For $149, you may be able to learn whether you've got gold-medal athletic potential. The New York Times reports that a new commercially available test can determine whether a subject is well-suited for speed and power sports, endurance sports, or both. Parents are using the test to see which sports might suit their kids best.

It sounds harmless enough, but remember, there are exceptions to every rule. The test might steer kids away from sports they'd really love, whether they excel at those pursuits or not. Though roughly 200 of our genes may govern our athletic abilities, none of them necessarily define our destiny. The article noted one Spanish Olympic long jumper who didn't have the expected gene.

Holding back on investing
Still, some parents might use this test as the sole reason to keep their kids out of a certain sport -- just like the we sometimes keep ourselves from investing for similarly silly reasons. Back in 2001, our annual April Fools prank got some people thinking there was an "investing gene" that determined stock market performance. The more common excuses we make for not investing are no less ridiculous.

We tell ourselves don't have enough time. (A simple index fund takes mere minutes to set up.) We're not smart enough. (Again, index funds are great no-brainers.) We don't have enough money. (It's easy to find inexpensive brokers.)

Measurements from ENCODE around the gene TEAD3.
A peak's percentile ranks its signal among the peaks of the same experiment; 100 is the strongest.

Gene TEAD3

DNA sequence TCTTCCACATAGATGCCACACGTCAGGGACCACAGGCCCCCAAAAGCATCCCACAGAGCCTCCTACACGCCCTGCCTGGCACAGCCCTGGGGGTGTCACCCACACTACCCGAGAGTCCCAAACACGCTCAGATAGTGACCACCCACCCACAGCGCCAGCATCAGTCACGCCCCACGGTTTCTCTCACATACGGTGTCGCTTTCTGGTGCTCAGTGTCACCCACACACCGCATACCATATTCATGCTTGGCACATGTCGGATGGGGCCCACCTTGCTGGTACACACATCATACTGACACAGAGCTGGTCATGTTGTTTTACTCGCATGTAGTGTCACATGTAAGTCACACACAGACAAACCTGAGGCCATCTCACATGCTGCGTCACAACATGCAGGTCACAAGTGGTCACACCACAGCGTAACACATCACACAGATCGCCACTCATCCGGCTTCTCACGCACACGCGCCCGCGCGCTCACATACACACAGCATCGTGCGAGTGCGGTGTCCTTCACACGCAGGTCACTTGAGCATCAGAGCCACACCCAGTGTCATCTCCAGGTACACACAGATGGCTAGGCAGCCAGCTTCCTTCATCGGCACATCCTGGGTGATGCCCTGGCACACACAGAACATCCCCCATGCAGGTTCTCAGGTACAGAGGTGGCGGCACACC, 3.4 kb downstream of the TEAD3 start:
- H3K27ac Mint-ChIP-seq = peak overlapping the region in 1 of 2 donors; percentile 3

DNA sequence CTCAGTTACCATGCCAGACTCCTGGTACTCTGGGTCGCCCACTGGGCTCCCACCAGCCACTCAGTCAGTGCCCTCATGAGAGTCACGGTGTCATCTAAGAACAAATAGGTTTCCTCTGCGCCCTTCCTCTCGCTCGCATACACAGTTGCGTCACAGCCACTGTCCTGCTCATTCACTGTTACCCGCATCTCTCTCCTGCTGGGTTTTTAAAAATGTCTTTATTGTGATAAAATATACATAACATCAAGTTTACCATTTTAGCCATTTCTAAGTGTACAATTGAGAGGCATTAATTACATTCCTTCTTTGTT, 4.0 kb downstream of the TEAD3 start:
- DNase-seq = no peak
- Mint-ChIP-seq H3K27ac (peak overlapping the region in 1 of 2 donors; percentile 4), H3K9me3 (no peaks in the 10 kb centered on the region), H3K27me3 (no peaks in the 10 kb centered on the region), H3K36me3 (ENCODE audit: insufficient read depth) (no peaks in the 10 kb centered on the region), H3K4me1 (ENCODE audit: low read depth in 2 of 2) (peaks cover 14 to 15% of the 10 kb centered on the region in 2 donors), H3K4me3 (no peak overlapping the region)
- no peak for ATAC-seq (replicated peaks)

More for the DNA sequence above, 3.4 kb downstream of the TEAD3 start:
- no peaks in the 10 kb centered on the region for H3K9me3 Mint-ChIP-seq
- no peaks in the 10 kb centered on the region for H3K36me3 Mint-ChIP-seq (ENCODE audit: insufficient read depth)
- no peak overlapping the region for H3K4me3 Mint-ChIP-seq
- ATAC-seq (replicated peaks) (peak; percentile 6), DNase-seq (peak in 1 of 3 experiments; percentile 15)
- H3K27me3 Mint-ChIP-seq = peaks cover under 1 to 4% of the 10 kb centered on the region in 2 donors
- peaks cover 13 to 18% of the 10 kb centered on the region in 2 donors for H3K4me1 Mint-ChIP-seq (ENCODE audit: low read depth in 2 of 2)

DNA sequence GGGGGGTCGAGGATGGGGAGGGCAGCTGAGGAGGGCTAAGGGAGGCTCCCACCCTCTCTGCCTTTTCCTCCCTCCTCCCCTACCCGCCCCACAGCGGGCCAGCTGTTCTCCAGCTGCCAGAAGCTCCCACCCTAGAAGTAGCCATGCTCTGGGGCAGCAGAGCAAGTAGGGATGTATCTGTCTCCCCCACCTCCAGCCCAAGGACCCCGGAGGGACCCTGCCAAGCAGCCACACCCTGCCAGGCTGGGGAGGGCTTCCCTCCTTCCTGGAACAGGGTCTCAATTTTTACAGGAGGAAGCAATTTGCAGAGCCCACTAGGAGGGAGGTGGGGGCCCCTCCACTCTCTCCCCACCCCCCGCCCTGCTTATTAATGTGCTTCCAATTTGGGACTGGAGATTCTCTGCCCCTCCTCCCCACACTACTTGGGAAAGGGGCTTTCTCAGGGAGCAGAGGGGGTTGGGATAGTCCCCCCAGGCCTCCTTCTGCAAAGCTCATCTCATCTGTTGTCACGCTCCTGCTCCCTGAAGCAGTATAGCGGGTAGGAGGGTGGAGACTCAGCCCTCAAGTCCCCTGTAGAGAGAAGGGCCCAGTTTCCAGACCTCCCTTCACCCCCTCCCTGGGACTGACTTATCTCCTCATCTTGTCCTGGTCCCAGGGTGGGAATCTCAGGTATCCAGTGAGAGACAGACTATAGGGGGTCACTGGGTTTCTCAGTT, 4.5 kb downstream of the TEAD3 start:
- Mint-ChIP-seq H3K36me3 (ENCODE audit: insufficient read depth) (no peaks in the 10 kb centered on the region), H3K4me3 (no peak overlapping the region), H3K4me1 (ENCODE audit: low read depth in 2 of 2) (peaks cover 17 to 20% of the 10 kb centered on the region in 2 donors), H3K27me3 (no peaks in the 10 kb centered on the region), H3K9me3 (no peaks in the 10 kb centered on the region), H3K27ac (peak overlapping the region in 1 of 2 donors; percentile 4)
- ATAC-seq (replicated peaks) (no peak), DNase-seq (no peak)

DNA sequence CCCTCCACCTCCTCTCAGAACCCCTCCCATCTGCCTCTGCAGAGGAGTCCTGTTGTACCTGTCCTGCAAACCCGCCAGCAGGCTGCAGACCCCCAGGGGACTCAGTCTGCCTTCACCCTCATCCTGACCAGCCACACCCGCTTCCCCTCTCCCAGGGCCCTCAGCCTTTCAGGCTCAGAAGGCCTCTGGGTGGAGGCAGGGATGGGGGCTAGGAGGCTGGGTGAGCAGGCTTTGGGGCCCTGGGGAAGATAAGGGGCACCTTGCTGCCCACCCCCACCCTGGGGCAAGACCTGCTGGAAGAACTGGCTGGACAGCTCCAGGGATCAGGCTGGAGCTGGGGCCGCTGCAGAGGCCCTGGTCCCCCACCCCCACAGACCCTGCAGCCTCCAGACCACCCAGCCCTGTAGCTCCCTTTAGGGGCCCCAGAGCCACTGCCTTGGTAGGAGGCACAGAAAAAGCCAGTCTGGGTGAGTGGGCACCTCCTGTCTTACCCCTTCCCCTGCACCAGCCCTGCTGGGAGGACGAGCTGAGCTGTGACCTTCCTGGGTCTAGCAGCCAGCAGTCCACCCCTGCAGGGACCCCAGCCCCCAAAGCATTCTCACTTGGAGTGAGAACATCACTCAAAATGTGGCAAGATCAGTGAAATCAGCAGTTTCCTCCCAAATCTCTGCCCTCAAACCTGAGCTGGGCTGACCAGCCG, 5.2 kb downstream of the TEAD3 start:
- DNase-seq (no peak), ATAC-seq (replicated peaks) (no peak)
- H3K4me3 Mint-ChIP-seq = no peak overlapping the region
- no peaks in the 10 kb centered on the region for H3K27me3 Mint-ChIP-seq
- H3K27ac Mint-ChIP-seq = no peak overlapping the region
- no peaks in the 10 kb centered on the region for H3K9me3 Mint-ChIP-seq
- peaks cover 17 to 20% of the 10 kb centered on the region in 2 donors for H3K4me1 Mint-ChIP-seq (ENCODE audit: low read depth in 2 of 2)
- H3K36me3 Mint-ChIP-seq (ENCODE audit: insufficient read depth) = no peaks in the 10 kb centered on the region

And if you fear your money won't grow very quickly in stocks, especially well-known ones, check out these market-beating 10-year average annual gains:


10-year avg. annual return

United Technologies (NYSE:UTX)




Johnson Controls (NYSE:JCI)


Lowe's (NYSE:LOW)


Deere (NYSE:DE)




Yum! Brands (NYSE:YUM)


Data: Yahoo! Finance.

There's no gene standing between you and your dreams of, say, javelin superstardom. And there's no insurmountable obstacle keeping you from investing for a better future. Heck, you don't even have to pick the best stocks on your own. Let us point you to some top-notch mutual funds via a free trial to our Motley Fool Champion Funds newsletter (where I've found a bunch of winners for my own portfolio).

This article represents the opinion of the writer, who may disagree with the “official” recommendation position of a Motley Fool premium advisory service. We’re motley! Questioning an investing thesis -- even one of our own -- helps us all think critically about investing and make decisions that help us become smarter, happier, and richer.